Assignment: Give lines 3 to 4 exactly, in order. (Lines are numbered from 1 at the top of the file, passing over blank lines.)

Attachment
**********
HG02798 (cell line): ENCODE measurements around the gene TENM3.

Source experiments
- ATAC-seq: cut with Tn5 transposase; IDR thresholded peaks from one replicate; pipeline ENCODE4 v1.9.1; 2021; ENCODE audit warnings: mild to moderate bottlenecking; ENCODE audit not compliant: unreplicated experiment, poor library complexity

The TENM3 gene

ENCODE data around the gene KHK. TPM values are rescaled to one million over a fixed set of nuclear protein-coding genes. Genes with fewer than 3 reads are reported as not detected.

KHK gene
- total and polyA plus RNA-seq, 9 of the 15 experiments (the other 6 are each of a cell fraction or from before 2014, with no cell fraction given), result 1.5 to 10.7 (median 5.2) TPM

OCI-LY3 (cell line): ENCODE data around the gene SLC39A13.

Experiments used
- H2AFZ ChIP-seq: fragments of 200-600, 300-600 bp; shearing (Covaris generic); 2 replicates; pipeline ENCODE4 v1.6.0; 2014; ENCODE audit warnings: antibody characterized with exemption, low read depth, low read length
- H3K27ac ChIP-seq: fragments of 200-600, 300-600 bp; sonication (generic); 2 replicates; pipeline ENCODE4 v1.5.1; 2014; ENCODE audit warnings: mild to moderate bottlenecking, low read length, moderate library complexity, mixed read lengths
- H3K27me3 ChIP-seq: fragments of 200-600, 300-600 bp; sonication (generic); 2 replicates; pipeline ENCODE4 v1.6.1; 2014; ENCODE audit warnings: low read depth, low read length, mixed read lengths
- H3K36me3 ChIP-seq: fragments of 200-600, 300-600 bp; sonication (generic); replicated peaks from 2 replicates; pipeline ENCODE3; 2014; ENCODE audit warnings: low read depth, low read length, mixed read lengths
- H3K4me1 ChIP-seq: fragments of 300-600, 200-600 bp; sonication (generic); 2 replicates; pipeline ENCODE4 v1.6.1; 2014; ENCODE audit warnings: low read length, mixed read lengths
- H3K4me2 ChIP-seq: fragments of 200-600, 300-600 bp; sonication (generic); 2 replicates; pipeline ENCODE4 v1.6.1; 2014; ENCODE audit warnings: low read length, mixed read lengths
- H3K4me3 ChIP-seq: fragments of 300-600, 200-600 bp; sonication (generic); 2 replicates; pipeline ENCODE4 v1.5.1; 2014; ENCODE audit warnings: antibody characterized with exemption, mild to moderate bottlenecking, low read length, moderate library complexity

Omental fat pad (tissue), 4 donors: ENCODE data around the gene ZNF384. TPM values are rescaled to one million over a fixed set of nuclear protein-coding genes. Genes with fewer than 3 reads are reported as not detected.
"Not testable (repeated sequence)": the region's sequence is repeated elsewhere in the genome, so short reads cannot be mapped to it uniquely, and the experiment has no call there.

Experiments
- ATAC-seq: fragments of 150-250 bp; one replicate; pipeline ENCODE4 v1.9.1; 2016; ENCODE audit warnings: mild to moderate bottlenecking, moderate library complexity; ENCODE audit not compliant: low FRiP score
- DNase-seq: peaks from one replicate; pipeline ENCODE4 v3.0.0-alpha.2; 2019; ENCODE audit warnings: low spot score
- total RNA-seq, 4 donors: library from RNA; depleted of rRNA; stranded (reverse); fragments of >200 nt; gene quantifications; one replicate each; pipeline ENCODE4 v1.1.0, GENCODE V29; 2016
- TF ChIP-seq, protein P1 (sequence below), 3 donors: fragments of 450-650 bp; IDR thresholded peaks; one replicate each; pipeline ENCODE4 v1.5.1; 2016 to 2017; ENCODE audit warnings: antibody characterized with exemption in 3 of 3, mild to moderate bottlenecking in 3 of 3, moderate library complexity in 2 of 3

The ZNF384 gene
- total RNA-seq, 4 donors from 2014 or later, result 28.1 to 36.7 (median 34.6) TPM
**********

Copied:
- ATAC-seq: cut with Tn5 transposase; IDR thresholded peaks from one replicate; pipeline ENCODE4 v1.9.1; 2021; ENCODE audit warnings: mild to moderate bottlenecking; ENCODE audit not compliant: unreplicated experiment, poor library complexity

The TENM3 gene